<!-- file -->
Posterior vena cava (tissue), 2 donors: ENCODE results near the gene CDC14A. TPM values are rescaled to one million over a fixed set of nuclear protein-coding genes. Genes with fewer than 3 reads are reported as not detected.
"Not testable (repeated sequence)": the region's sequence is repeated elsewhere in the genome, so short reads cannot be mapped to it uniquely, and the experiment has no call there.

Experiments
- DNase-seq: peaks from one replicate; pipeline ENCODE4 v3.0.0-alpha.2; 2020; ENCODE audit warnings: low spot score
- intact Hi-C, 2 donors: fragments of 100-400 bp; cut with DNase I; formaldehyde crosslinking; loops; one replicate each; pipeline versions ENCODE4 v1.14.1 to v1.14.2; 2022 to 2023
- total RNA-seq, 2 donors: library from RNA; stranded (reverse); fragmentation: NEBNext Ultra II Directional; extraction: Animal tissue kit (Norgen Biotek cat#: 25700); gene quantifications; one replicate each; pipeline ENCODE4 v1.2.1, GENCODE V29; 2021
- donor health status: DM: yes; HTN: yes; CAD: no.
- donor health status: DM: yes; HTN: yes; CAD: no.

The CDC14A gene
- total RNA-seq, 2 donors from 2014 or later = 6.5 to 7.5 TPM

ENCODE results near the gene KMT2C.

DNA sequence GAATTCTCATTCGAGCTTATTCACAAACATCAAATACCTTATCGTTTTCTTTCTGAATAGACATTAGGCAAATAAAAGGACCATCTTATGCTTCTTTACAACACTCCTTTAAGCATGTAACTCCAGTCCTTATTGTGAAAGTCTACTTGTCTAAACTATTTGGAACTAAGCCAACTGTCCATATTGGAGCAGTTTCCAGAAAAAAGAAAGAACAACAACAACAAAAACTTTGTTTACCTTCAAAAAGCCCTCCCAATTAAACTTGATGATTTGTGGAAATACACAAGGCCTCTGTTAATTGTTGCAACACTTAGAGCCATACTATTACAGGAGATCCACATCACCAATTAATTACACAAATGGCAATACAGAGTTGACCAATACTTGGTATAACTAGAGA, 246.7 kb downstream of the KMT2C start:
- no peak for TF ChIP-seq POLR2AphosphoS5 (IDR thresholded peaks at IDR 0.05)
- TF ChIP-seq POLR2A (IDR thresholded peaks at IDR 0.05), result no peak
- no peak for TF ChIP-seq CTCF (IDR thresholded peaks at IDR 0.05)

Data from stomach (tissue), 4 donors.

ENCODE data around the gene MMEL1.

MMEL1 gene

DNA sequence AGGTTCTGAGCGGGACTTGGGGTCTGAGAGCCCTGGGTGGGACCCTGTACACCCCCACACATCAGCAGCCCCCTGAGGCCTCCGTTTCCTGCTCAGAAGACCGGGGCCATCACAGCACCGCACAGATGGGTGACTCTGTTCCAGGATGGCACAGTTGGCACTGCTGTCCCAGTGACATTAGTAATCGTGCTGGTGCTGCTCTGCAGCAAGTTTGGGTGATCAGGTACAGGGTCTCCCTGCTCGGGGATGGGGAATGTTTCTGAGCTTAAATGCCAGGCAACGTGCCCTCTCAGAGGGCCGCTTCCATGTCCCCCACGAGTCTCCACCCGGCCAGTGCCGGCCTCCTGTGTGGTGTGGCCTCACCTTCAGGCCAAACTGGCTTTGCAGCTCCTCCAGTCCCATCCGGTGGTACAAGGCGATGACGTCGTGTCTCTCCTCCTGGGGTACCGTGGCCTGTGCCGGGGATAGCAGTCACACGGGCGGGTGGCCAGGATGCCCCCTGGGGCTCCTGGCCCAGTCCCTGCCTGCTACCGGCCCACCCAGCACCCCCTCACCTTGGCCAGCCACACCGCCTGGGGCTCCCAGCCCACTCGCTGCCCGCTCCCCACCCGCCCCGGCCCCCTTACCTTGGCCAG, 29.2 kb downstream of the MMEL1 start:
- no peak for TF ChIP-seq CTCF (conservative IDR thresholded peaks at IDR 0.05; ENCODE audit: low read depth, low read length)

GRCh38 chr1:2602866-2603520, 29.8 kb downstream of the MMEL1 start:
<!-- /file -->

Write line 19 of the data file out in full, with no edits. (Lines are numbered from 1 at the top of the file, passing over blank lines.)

DNA sequence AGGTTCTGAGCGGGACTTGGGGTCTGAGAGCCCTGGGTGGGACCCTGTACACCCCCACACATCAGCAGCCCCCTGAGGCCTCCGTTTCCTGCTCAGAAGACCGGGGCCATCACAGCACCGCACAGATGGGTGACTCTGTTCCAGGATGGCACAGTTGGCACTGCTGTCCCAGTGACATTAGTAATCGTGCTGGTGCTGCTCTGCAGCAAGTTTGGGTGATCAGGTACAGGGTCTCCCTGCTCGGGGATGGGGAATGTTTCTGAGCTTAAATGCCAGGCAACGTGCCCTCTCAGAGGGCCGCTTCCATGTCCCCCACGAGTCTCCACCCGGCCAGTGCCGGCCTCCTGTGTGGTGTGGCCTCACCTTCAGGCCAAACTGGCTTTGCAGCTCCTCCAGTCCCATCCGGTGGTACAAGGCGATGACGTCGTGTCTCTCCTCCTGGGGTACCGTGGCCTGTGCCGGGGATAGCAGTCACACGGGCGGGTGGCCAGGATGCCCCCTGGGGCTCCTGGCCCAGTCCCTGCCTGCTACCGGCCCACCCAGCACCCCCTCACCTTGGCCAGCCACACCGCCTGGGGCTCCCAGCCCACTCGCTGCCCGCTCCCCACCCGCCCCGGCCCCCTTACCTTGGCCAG, 29.2 kb downstream of the MMEL1 start: